Setting radii for the different shells is a complex process which requires considerable time and care, with an extensive literature; we cannot provide significant help, but only make suggestions. In the first instance, the default radii are a good starting point. Note that the default setting Atom.Cutoffs radii averages the radii between shells, while Atom.Cutoffs energy finds different radii for each shell (so that the energy change due to confinement is the same for all shells). We recommend starting from one of these sets of radii, and then testing and optimising the radii against some key properties of the system.

A common approach to the generation of polarisation functions (i.e. unoccupied states) is to perturb a valence state (typically the highest energy valence state) to generate a function with angular momentum increased by one; this is the default behaviour. In this case, the radii for the polarisation state should be the same as the shell being polarised (so for Si, we would perturb the 3p (n=3, l=1) state to get the 3d (n=3, l=2) state), and at present the same number of zeta functions must be specified for the polarisation shell as for the unperturbed shell. For instance, for Si:

%block Si
Atom.PseudopotentialFile Si.in
Atom.VKBFile Si.pot
Atom.PAO_N_Shells 3
Atom.BasisBlock SiBlock
%endblock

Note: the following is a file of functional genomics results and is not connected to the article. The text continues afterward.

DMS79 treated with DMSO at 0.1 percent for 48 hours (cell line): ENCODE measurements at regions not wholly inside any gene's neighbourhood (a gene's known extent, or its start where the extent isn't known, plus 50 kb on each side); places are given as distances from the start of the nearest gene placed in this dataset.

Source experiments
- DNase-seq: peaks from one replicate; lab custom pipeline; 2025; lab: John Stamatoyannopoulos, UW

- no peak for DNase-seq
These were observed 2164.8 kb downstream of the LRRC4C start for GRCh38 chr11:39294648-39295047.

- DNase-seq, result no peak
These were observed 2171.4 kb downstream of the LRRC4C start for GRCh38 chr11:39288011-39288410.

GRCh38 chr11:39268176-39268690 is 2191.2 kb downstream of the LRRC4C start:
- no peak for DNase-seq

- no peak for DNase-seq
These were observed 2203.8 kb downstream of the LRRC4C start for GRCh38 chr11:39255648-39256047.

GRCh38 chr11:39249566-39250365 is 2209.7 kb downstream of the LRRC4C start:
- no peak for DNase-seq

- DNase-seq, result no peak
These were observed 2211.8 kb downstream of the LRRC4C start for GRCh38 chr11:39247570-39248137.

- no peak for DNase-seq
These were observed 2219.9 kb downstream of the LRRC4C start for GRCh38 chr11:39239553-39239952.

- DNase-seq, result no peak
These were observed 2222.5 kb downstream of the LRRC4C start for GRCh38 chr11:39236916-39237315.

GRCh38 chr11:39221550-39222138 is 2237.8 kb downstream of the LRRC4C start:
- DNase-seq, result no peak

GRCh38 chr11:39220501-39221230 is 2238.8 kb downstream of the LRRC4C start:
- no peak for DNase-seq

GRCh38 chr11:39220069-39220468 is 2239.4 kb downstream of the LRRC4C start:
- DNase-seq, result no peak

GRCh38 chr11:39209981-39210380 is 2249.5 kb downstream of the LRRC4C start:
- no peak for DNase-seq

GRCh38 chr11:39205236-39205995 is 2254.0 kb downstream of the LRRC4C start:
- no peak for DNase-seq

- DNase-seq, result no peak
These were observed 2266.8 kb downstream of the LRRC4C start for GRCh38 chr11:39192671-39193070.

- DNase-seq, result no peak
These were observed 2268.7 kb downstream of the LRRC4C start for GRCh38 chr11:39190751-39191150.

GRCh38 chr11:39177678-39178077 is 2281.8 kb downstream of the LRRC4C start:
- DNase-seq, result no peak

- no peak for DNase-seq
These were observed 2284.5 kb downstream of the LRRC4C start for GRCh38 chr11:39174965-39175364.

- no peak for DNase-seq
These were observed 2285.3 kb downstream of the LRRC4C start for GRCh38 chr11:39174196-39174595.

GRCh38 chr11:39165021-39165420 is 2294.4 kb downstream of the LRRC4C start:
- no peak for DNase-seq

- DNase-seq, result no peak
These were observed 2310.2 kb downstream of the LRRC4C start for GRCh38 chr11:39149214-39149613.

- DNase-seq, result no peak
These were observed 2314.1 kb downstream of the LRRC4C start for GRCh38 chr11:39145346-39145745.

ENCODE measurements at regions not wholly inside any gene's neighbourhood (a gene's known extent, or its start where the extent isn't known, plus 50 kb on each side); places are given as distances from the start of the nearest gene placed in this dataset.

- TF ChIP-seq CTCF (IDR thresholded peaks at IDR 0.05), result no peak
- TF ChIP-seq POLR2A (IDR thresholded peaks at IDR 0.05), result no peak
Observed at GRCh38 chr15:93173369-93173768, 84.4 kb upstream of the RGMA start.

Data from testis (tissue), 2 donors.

%block SiBlock
# n, l, number of zetas
3 0 2
3 1 2
3 2 2
# Radii for PAOs (bohr)
8.0 4.0
8.0 4.0
8.0 4.0
%endblock

The perturbative option can be turned off by specifying Atom.Perturbative_Polarised F in the input file. (Note that in the strontium example above we have specified two polarisation shells, so cannot use the perturbative approach.)

By default, the utility calculates radii which are shared between shells; it is possible to specify instead shared energy shifts using Atom.Cutoffs energy, but this can only be done for valence shells, and so must use the perturbative polarisation approach for polarisation functions.

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Compiling

To compile the code, the same system.make can be used as is specified for the main code. Once this is done, simply issue the ccommand make in the tools/BasisGeneration directory. The resulting executable will be placed in the bin directory.

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Generating new pseudopotentials

CONQUEST is supplied with a complete set of pseudopotentials for the elements in the PseudoDojo database (covering LDA, PBE and PBEsol exchange-correlation functionals). In order to generate new pseudopotential files, users will need the Hamann pseudopotential code ONCVPSP v3.3.1 (the current release) and the patch file Conquest_ONCVPSP_output.patch which is in the tools directory. After patching and compiling the Hamann code (to patch the code, copy the patch to the ONCVPSP src directory, and issue the command patch -p0 < Conquest_ONCVPSP_output.patch; we cannot provide any support for this) the oncvpsp.x utility will generate a file VPS.dat which should be renamed (something like element.pot as in the CONQUEST pseudopotential files) and specified in the input file using the Atom.VKBFile tag.

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GP1

David R. Bowler, Jack S. Baker, Jack T. L. Poulton, Shereif Y. Mujahed, Jianbo Lin, Sushma Yadav, Zamaan Raza, and Tsuyoshi Miyazaki. Highly accurate local basis sets for large-scale DFT calculations in conquest. Jap. J. Appl. Phys., 58:100503, 2019. doi:10.7567/1347-4065/ab45af.